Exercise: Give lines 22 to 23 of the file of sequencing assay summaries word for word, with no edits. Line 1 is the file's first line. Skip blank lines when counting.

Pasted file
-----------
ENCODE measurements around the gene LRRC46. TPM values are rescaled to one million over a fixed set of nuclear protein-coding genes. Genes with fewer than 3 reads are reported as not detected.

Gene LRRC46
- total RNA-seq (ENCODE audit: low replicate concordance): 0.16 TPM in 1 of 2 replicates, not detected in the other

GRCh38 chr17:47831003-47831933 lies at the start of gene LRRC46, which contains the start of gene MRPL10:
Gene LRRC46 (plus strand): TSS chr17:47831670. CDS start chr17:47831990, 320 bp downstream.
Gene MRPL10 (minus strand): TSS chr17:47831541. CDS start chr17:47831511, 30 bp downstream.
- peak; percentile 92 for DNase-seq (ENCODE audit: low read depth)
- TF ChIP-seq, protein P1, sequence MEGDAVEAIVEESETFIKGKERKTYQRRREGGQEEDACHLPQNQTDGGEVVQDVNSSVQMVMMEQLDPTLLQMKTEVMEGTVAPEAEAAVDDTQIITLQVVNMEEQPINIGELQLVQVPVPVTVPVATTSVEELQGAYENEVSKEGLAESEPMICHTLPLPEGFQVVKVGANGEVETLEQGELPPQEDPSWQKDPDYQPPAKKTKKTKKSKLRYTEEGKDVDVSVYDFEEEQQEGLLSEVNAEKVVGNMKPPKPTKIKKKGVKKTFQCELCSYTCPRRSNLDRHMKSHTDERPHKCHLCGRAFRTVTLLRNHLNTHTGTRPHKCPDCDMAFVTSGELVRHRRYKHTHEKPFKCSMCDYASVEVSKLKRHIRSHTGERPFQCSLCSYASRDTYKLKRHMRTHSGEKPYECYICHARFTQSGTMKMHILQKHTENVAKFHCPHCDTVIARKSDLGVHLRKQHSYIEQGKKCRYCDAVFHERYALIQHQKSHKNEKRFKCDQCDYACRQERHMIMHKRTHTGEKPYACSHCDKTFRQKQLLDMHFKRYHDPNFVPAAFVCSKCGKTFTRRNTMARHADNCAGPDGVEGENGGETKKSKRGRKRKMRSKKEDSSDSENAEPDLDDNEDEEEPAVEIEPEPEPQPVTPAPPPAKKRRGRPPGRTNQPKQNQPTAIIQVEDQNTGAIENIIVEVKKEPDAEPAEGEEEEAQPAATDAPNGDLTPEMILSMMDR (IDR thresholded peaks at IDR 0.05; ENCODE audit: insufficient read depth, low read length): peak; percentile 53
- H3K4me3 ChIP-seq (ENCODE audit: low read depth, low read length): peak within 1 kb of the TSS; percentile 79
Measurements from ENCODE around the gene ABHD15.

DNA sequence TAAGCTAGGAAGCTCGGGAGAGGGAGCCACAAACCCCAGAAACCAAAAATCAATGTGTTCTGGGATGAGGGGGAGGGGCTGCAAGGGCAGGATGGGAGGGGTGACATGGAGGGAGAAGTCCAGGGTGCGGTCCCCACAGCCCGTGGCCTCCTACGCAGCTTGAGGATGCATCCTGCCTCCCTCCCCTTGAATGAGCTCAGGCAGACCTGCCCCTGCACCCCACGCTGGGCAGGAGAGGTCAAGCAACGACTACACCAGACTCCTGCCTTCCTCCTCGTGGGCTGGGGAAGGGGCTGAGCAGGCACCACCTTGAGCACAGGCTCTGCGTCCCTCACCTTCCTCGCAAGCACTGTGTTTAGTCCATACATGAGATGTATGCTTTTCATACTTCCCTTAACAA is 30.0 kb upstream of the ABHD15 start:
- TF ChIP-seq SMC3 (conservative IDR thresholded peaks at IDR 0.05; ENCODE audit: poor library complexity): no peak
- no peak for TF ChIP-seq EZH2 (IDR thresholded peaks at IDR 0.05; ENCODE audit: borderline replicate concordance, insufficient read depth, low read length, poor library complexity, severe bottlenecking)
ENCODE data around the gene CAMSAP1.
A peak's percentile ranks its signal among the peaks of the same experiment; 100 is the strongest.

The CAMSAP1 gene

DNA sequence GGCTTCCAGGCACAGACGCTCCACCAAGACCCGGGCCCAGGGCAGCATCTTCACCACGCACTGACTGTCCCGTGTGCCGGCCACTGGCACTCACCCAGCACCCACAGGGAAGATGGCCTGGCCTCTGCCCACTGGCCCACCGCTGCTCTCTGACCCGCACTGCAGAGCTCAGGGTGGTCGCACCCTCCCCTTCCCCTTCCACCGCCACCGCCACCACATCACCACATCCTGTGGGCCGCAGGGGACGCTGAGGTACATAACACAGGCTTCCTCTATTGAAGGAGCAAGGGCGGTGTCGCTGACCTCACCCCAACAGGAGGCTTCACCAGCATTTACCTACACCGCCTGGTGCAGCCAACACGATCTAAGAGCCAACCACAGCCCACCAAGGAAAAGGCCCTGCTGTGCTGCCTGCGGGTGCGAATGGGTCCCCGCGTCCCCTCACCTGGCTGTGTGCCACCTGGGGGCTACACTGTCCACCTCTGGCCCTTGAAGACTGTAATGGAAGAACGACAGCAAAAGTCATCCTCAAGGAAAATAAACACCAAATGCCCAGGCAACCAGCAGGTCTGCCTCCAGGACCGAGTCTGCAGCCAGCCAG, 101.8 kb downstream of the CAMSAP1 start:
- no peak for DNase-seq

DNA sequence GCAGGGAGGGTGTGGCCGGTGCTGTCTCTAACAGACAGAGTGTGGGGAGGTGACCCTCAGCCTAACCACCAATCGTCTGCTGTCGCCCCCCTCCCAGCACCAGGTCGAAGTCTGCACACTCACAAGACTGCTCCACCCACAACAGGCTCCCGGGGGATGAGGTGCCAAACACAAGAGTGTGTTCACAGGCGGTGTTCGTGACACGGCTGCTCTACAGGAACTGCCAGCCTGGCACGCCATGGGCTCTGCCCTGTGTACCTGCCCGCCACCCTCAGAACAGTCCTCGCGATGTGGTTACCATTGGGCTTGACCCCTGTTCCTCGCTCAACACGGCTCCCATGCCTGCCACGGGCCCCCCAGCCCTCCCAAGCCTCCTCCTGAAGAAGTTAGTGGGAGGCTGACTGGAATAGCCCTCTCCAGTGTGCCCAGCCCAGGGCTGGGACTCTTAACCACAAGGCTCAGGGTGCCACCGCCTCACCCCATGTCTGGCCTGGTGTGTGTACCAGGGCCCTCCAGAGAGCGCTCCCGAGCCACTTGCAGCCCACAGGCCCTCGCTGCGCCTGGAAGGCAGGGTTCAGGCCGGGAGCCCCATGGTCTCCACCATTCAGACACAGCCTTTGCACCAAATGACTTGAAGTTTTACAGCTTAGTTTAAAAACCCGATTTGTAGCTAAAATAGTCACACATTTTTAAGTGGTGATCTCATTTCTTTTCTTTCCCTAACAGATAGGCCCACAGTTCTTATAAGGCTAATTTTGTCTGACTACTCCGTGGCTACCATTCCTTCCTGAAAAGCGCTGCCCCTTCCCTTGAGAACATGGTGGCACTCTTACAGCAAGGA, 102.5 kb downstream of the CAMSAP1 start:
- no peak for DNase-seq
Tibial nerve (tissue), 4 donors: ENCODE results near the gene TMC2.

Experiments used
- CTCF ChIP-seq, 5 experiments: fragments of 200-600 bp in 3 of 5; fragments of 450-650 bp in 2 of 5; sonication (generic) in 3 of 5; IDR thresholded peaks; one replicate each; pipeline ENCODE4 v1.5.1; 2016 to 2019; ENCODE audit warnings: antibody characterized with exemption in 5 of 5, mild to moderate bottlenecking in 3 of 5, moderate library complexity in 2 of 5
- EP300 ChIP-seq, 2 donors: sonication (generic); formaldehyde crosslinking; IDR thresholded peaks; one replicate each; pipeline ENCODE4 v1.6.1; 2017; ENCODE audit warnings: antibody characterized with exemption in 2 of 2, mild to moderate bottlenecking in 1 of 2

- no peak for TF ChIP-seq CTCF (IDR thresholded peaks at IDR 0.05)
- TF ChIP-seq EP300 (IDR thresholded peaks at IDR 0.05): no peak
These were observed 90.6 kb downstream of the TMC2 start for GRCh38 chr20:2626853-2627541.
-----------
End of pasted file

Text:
Experiments used
- CTCF ChIP-seq, 5 experiments: fragments of 200-600 bp in 3 of 5; fragments of 450-650 bp in 2 of 5; sonication (generic) in 3 of 5; IDR thresholded peaks; one replicate each; pipeline ENCODE4 v1.5.1; 2016 to 2019; ENCODE audit warnings: antibody characterized with exemption in 5 of 5, mild to moderate bottlenecking in 3 of 5, moderate library complexity in 2 of 5